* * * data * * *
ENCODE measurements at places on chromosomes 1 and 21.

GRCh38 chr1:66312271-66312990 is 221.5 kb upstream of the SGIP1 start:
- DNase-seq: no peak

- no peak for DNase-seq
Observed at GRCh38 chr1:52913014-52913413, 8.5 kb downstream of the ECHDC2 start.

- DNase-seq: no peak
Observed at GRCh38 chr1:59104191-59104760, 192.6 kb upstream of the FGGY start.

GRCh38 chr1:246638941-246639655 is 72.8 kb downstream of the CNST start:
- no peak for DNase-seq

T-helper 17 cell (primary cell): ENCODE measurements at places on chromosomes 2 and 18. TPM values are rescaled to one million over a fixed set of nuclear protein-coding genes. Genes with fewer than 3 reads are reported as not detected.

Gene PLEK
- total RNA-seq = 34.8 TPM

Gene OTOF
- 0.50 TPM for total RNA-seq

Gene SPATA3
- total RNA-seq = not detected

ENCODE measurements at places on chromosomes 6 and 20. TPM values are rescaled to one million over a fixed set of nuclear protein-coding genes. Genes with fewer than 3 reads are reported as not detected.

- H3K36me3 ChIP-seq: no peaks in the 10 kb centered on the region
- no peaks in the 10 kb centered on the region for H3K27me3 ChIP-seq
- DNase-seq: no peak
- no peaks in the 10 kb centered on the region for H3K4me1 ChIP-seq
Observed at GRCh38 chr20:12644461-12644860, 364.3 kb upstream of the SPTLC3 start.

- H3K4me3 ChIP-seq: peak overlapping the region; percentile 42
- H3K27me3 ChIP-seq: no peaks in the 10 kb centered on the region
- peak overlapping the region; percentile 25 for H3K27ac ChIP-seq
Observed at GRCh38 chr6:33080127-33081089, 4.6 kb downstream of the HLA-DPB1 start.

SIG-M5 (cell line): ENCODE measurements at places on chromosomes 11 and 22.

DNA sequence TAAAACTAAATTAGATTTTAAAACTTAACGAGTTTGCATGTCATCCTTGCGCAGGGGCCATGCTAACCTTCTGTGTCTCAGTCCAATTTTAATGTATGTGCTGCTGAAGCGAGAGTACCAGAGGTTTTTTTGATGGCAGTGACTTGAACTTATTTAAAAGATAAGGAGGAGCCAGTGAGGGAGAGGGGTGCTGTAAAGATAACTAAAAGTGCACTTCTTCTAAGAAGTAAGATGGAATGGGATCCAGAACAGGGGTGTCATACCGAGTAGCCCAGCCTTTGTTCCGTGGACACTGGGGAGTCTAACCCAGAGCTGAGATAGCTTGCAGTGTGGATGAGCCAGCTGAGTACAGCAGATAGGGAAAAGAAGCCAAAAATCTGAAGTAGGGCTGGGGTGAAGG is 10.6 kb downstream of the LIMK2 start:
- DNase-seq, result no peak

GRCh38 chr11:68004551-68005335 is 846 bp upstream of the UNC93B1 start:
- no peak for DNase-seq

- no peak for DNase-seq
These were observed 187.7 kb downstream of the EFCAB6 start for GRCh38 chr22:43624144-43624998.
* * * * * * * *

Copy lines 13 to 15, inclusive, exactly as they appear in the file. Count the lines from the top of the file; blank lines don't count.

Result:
Gene OTOF
- 0.50 TPM for total RNA-seq

Gene SPATA3